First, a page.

History articles

Victory Parade, August 1945 – “106 minutes of wild cheering”

Victory Parade, August 1945 – “106 minutes of wild cheering”

By Dr Cheryl Griffin The War in the Pacific was over and despite cold and rain, Melbournians turned out in force to celebrate. It had rained for 90 minutes before the parade of 20,000 service personnel and other war workers marched through the CBD in the early afternoon of Friday, August 24, 1945. “It’s on!”

Intersection of Swanston and Flinders streets, looking north, 1890s

By Dr Cheryl Griffin At first glance there is little that is familiar about this street scene taken some time in the early 1890s. The traffic is dominated by horses and carts. The pedestrians cross without streetlights to guide them. Public transport consists of cable trams, a relatively recent innovation. The roads are in poor

St James Buildings, Bourke St frontage, 1959

By Dr Cheryl Griffin – Royal Historical Society Victoria The eastern sections of Bourke St and Collins St are well documented and known for the ambience and fine architecture found in areas such as the “Paris end” of Collins St. But this picturesque scene featuring a long-gone St James St is at the other end

Flinders St from Yarra Bank, 1950

By Dr Cheryl Griffin – Royal Historical Society of Victoria Taken in the first decade after the end of World War II, this view from Yarra Bank Rd on the south bank of the Yarra River looks towards Flinders St from King St to William St and finally Market St.  This is probably a less

An early Melbourne high-rise

By Dr Cheryl Griffin – Royal Historical Society of Victoria Looking at this streetscape today, the 11-storey building that dominates the left side (the south side) of this early 1950s photograph of Bourke St raises no eyebrows.  It is the Commonwealth Bank Building at 219-225 Bourke St and in its day it was something of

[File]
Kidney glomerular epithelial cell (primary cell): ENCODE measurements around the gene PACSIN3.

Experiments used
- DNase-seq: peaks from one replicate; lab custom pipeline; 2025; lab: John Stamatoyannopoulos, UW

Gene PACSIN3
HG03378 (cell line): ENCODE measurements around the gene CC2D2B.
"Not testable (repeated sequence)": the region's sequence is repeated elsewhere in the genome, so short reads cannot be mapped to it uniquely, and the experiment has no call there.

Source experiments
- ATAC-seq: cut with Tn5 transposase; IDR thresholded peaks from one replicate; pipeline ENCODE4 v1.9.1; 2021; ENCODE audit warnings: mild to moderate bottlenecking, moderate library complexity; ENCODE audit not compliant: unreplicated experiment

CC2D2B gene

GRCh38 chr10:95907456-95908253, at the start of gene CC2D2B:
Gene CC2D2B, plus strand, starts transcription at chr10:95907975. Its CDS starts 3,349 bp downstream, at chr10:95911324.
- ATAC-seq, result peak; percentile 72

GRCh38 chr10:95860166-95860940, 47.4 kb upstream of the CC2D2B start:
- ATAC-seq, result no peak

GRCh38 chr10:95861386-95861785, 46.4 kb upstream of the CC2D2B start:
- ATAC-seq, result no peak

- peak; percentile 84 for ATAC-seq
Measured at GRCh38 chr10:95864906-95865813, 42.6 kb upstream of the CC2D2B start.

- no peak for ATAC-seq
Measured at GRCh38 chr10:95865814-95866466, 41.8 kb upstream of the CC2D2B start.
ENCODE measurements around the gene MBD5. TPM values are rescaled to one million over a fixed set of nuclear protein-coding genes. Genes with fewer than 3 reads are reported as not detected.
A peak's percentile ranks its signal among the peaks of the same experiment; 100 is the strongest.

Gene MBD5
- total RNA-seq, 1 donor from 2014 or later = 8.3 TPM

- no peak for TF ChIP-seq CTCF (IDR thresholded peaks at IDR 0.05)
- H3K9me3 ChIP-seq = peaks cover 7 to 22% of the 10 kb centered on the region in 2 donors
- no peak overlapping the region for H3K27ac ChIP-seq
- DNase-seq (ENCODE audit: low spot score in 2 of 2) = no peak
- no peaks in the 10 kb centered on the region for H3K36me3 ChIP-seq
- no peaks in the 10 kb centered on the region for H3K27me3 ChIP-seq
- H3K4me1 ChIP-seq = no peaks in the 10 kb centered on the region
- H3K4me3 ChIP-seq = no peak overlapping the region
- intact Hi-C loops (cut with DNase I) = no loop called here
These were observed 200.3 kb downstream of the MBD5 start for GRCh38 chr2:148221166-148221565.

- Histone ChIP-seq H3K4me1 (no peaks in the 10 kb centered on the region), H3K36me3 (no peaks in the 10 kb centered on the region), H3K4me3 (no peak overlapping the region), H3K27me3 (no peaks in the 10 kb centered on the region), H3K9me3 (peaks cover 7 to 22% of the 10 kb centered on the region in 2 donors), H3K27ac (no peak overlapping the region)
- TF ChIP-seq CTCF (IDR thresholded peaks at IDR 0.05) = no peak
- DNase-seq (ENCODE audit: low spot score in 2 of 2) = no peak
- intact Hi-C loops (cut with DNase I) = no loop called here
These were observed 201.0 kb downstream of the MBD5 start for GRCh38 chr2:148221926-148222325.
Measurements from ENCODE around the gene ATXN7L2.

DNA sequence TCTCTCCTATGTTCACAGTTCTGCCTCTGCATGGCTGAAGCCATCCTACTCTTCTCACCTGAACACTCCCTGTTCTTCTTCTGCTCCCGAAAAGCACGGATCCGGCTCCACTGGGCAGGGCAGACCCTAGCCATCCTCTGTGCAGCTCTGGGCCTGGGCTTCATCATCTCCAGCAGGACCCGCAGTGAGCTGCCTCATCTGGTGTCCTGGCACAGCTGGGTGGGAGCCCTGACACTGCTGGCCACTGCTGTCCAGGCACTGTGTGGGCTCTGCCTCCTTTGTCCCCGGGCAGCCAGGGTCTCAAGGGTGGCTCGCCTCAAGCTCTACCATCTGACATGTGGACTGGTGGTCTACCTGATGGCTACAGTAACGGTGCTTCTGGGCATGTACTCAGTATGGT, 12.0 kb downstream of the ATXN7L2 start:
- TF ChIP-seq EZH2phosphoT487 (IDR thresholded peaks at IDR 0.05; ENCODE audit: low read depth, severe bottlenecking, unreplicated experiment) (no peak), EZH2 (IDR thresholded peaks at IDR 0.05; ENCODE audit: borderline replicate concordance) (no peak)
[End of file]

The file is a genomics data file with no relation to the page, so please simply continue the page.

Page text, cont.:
A winter’s walk in Fitzroy Gardens, 1913

By Dr Cheryl Griffin – Royal Historical Society of Victoria It’s a stark but beautiful winter scene in one of Melbourne’s oldest parks, a landscape laid bare. The skeletal elm trees stand like proud sculptures extending skywards, their shadows creating faint stripes of light and shade along the pathway in the silvery sunlight.  This is

Making way for thoroughly modern Melbourne

By Dr Cheryl Griffin – Royal Historical Society of Victoria (RHSV) This photograph, taken in about 1924, represents a time capsule of Melbourne as it was just after World War One.  The city was on the cusp of a building revival as a society recovering from the devastating effects of war looked towards its future

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